At the August 5, 2016 summary judgment hearing, the district court admitted into evidence the untimely expert affidavit over Dr. Collins' in-court objection and denied Dr. Collins' motion for summary judgment. Dr. Collins filed a writ application with this Court, which was denied. Madere v. Collins, 16-0896 (La.App. 4 Cir. 10/14/16) (unpub.). Dr. Collins then filed a writ application with the Louisiana Supreme Court. The Supreme Court granted the writ and decreed as follows: "Granted. The district court abused its discretion." Madere v. Collins, 16-2011 (La. 1/9/17), 208 So.3d 370.[2] The majority's ruling did not contain additional instructions, but in a concurring opinion, Justice Crichton wrote:

I agree that the district court abused its discretion and a remand is warranted-ordering the district court to hear the motion for summary judgment without consideration of the untimely affidavit.
I write separately to spotlight my concern that district courts are improperly applying La. C.C.P. art. 966(B)(2) and ignoring La. D.Ct. R. 9.9(c). See Newsome v. Homer Memorial Medical Center, 10-0564 (La. 4/9/10), 32 So.3d 800 [ ]; see also Guillory v. Chapman, 10-1370 (La. 9/24/10), 44 So.3d 272) [ ]. Before a district court can consider an untimely affidavit, a party must show "good cause under La. C.C.P. art. 966(B) why she should have been given additional time to file an opposing affidavit." See Sims v. Hawkins-Sheppard, 11-0678, p. 4 (La. 7/1/11), 65 So.3d 154, 157 (internal quotations removed).
This case adds to my concern. Despite the district court's grant of a nearly three-month continuance on the hearing on the defendant's motion for summary judgment, the plaintiff waited until two days prior to the hearing to file an opposing affidavit. Doing so was impermissible under La. C.C.P. art. 966(B)(2). Buggage v. Volks Constructors, 2006-0175 (La. 5/5/06), 928 So.2d 536, 536 ("The time limitation established by La. C.C.P. art. 966(B) for the serving of affidavits in opposition to a motion for summary judgment is mandatory; affidavits not timely filed can be ruled inadmissible and properly excluded by the trial court."). Under these circumstances, the district court abused its discretion.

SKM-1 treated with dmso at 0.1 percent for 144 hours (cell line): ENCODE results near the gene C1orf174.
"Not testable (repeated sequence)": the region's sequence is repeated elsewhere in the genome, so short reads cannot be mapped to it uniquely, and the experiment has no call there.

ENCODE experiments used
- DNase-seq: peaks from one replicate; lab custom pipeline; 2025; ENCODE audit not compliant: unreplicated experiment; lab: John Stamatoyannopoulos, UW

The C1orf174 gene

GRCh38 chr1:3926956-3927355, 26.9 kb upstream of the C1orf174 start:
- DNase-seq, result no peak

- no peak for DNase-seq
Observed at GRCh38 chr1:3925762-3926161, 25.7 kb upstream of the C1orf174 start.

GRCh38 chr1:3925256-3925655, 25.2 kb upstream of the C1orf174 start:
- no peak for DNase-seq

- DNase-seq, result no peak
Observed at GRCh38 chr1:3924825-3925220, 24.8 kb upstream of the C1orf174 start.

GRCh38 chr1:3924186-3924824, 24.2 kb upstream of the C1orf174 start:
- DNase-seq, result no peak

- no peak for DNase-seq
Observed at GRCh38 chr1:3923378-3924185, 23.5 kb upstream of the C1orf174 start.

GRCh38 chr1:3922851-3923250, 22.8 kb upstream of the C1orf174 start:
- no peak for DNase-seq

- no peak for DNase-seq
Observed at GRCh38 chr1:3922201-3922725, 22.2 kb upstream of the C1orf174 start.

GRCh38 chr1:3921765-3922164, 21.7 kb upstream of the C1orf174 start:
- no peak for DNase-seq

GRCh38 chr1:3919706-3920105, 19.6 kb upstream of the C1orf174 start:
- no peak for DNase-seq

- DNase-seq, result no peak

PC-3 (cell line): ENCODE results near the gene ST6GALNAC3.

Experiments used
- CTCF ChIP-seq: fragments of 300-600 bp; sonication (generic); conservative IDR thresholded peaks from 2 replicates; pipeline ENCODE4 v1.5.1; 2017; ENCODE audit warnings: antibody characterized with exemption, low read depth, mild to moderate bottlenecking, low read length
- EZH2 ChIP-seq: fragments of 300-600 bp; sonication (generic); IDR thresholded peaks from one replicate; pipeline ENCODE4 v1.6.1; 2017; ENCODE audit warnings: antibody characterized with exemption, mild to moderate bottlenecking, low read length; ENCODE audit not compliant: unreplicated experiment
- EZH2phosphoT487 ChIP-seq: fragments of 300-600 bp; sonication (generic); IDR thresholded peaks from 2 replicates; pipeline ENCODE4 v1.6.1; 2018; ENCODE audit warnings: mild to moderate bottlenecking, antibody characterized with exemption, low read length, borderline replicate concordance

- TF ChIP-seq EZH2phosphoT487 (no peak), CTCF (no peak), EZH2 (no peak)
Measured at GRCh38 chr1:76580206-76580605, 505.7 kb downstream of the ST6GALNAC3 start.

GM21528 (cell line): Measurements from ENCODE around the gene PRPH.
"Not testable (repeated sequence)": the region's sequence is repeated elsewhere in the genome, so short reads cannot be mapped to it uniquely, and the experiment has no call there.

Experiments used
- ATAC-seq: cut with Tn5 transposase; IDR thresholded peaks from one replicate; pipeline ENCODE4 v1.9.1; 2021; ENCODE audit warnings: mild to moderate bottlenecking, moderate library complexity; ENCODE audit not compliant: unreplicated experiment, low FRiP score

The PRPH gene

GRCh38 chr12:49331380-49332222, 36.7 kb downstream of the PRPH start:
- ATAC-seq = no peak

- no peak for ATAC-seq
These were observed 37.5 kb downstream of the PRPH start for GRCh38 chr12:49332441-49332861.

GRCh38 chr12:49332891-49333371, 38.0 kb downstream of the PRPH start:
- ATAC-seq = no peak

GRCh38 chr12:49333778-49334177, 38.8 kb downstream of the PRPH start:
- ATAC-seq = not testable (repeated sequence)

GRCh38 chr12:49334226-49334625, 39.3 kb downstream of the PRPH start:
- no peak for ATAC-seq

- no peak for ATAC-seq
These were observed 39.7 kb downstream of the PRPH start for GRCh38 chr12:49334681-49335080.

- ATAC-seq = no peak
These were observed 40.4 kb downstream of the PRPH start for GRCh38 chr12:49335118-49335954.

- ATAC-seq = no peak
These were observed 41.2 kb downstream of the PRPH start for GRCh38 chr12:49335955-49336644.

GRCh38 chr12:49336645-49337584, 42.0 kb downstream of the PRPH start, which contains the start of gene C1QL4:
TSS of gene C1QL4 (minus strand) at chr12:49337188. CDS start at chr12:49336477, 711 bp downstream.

Madere, 16-2011, pp. 1-2, 208 So.3d 370, 370-71.

         On January 18, 2017, Dr. Collins filed a "motion for rehearing and/or new trial" on the motion for summary judgment. Attached to the motion was the Supreme Court's January 9, 2017 ruling. Dr. Collins argued that the district court should consider the evidence before it at the original summary judgment hearing, excluding the affidavit of Dr. Burnett. On March 9, 2017, Madere filed an opposition memorandum, attaching as exhibits Dr. Burnett's affidavit as well as Dr. Burnett's expert report, which was not previously in evidence in opposition to summary judgment. Madere contended that Dr. Collins' motion for rehearing and/or new trial was procedurally improper, and that in order to obtain reconsideration of summary judgment, Dr. ...